DMR joins partnership to restore Penobscot River salmon



ELLSWORTH — The Department of Marine Resources will employ a novel approach to rearing Atlantic salmon for restoring native populations on the East Branch of the Penobscot River.

The project, funded through a $1,075,000 National Oceanic and Atmospheric Administration Species Recovery Grant, will involve a partnership among DMR, Cooke Aquaculture USA, the U.S. Fish and Wildlife Service, NOAA Fisheries and the Penobscot Indian Nation to grow juvenile Atlantic salmon to adult size in aquaculture pens located in Machias Bay near Cutler. The adult salmon will then be released into the East Branch of the Penobscot, a river with large amounts of high-quality salmon habitat, to spawn.

Smolts raised from native broodstock by the U.S. Fish and Wildlife Service at the Green Lake National Fish Hatchery in Ellsworth and smolts captured in the wild using rotary screw traps will be used to stock the marine net pens in 2020, 2021 and 2022. To ensure the genetic integrity of salmon in the river, only smolts of Penobscot River origin will be released.

Approximately 5,000 adult fish will be transported from the net pens to target tributaries and the mainstem of the East Branch of the Penobscot River in the fall of 2021 or 2022, where they will find suitable habitat to naturally spawn. This will result in more spawning adults than have been present in the Penobscot River for decades.

Plans call for increasing the number of smolts captured in the wild from the East Branch to be used to supply juveniles that will be grown out in the net pens. While hatchery spawned fish help ensure an adequate supply of fish for recovery goals, salmon spawned in the natural environment are more robust, a consequence of natural selection which results in fish that are better suited to survival in the wild.

The smolts will be placed in net pens under a limited-purpose aquaculture lease off Cutler, where they will be fed and managed in cooperation with Cooke Aquaculture USA for 16 to 30 months while they grow to mature adults. DMR will hold the lease while Cooke will supply the pens and feed for the salmon as they grow.

“We are committed to be part of this wild Atlantic salmon enhancement project in Maine,” Glenn Cooke, CEO of Cooke Aquaculture USA said in a statement announcing the project. “Cooke Aquaculture has the experience working with Atlantic salmon in their natural environment based on proven aquaculture and fish-health science. Working with the Penobscot Nation and government partners, together we will make this restoration program a success by seeing the fish return to their native waters.”

While cultivating Atlantic salmon in net pens is not new in Maine, using them to cultivate salmon for conservation purposes at this scale is. Similar efforts are already showing promise in a Bay of Fundy partnership between Cooke and Canadian provincial and federal governments, First Nations and academia.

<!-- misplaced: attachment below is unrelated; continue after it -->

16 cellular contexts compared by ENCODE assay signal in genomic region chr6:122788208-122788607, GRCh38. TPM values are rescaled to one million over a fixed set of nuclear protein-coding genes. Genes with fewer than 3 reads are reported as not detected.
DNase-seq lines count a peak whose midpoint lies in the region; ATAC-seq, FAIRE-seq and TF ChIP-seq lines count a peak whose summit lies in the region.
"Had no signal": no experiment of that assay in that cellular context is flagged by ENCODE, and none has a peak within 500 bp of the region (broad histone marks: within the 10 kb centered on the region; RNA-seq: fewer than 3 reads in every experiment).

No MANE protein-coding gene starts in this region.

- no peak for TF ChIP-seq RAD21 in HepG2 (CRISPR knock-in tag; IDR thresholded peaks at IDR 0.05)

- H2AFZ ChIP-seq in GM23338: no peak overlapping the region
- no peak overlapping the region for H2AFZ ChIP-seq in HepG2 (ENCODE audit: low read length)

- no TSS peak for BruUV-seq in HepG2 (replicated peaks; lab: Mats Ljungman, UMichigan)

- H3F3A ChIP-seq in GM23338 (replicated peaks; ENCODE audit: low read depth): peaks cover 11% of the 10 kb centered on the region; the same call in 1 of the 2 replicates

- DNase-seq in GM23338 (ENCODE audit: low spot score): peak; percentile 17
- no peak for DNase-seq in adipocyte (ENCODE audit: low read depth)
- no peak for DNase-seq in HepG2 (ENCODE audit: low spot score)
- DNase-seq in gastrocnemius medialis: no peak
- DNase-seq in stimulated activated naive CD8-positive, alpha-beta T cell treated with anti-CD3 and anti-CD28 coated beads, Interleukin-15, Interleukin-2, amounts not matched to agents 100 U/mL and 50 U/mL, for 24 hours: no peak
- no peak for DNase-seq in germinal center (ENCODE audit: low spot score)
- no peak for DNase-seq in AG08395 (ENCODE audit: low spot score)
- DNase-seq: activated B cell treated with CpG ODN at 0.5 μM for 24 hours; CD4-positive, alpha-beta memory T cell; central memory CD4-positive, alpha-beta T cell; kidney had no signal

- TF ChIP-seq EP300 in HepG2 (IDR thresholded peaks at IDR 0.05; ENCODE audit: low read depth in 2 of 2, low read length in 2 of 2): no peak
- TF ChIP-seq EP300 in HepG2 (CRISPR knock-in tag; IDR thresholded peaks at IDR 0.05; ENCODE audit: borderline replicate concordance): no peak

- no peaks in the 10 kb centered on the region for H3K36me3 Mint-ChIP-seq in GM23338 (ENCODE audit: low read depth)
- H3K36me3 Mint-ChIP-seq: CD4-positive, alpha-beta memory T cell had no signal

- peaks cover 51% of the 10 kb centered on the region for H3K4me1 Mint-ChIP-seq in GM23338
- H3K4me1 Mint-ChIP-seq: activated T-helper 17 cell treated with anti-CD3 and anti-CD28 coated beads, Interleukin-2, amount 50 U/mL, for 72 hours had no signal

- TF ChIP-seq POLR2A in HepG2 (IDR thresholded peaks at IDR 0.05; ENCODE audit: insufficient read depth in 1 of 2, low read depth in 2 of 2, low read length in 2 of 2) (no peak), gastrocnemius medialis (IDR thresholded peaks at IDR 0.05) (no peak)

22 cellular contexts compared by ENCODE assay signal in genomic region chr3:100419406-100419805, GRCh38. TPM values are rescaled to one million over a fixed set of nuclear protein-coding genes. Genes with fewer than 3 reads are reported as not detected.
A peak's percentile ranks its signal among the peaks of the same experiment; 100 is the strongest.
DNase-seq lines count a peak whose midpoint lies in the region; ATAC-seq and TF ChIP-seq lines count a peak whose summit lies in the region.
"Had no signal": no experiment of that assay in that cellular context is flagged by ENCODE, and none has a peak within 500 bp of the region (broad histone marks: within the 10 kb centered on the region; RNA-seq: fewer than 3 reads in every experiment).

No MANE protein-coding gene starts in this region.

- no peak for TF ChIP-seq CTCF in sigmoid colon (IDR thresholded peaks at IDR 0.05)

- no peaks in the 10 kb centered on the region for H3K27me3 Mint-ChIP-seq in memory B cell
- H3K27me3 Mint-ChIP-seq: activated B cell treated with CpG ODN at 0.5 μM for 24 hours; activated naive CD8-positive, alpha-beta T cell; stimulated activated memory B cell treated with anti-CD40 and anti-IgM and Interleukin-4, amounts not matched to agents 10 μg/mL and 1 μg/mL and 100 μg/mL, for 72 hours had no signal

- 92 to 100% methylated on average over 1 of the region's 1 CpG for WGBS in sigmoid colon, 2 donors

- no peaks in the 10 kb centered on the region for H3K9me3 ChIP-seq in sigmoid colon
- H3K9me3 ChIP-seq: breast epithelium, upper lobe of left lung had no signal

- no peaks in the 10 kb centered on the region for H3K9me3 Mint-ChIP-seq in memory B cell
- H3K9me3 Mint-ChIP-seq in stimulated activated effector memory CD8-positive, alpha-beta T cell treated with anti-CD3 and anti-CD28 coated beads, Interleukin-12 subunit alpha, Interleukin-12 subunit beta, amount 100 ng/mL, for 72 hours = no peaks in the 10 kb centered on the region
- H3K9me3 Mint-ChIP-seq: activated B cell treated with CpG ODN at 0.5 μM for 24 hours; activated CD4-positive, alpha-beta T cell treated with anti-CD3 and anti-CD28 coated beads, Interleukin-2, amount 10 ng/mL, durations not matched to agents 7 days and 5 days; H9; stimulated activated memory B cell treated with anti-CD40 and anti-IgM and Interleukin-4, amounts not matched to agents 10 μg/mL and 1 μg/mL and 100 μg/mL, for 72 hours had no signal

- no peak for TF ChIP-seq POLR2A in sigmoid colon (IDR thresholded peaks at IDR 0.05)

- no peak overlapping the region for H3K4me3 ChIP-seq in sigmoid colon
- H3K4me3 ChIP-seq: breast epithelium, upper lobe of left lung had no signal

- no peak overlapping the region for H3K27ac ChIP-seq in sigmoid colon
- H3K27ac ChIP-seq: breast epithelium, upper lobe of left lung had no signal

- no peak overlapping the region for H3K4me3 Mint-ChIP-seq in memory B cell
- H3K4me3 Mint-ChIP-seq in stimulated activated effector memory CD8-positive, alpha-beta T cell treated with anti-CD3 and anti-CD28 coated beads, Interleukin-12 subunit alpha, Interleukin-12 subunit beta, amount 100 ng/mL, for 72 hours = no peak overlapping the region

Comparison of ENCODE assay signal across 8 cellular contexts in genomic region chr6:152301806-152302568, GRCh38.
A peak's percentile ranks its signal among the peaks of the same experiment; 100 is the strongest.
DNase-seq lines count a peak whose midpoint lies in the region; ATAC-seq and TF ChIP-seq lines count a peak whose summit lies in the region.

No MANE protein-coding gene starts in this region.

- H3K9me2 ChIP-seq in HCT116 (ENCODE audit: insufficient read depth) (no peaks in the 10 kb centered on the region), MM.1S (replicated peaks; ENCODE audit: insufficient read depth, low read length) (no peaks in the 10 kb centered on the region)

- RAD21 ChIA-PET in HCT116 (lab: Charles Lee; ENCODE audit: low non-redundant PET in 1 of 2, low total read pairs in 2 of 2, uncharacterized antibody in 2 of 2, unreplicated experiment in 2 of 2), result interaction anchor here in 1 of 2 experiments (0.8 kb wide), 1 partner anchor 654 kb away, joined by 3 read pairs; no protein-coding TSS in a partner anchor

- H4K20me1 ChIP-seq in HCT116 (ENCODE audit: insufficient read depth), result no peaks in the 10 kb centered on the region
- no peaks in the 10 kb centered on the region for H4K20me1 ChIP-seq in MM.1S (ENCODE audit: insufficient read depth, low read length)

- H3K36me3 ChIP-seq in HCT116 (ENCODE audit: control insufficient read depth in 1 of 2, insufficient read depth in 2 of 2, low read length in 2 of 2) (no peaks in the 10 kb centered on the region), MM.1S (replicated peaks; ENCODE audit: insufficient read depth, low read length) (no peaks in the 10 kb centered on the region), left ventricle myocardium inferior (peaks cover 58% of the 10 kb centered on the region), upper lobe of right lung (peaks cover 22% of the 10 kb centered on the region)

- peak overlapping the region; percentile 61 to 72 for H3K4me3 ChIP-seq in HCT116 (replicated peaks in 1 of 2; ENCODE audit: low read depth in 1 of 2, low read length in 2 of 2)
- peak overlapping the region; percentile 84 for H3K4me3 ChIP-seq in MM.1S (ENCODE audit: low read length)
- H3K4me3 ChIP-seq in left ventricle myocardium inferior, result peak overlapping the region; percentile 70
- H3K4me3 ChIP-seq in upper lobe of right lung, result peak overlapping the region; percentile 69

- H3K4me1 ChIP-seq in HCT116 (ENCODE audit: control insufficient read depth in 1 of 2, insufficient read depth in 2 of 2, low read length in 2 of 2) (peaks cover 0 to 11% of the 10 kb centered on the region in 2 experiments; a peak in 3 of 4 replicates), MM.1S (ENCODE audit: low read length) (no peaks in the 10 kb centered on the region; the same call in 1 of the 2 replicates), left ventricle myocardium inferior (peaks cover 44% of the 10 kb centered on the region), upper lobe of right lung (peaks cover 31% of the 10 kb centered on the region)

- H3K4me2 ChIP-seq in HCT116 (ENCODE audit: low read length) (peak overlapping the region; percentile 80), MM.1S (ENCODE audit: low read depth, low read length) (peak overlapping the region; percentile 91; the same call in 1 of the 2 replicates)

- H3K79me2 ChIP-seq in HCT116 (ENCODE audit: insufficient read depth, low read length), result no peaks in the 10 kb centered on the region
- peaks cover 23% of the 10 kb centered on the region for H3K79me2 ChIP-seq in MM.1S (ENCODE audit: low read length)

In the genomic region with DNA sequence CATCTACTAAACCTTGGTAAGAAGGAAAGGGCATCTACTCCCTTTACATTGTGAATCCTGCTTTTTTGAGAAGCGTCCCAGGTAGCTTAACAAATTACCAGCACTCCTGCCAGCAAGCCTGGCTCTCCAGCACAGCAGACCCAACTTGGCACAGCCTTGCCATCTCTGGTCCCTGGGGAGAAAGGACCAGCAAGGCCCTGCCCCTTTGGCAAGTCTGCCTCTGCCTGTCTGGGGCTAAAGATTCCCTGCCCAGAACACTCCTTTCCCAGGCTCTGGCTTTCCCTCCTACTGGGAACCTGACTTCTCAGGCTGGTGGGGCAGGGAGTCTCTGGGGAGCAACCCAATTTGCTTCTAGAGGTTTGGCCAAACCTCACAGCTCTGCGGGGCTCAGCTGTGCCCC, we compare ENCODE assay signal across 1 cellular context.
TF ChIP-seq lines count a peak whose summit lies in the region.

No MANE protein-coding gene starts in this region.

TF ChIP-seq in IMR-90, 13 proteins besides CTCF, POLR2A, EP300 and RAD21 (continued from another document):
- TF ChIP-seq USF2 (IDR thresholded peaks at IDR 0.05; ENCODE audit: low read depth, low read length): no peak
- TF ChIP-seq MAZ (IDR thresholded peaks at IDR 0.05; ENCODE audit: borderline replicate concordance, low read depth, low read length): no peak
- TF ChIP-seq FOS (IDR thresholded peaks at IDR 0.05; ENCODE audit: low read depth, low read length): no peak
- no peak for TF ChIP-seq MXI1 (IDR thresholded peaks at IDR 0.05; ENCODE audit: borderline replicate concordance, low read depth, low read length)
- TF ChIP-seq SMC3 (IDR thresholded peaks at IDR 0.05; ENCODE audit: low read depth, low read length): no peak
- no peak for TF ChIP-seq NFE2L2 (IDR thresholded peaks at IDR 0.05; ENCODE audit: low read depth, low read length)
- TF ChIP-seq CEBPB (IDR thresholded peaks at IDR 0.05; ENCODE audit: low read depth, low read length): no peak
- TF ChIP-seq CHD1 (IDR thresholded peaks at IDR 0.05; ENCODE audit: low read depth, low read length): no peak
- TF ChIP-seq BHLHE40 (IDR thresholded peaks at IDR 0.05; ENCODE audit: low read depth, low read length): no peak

As populations expand, the goal is to build healthy wild populations of Atlantic salmon on the East Branch, including the potential for removing the fish from its federal listing as an endangered species.

“The estimated 5,000 adults produced by this effort could result in 20 times more eggs in the gravel in the Penobscot River basin compared to existing stocking and natural reproduction,” said Sean Ledwin, director of DMR’s Searun Fisheries and Habitat Division.

The program will involve surveys of redds in spawning areas to assess spawning success of released fish. Released fish will also be tracked using Passive integrated transponders (PIT tags) and radio telemetry. Electrofishing surveys and use of rotary screw traps, along with genetic analysis, will be used to assess the abundance of offspring from this effort.

The program will also include a public outreach effort undertaken by the department and other program partners that will provide information on salmon and other sea-run species, and the impact of protecting ecosystems on which they rely.

“The Penobscot Indian Nation has inhabited the Penobscot River drainage since time immemorial.” Dan McCaw, fisheries program manager for the Penobscot Nation, said in a statement. “The deep cultural, spiritual and historical connections between the tribe and the Atlantic salmon of the Penobscot River go back thousands of years. The Penobscot Nation is hopeful that this new program can help to restore this iconic species to its ancestral homeland and applauds the collaborative nature of this multi-stakeholder endeavor.”

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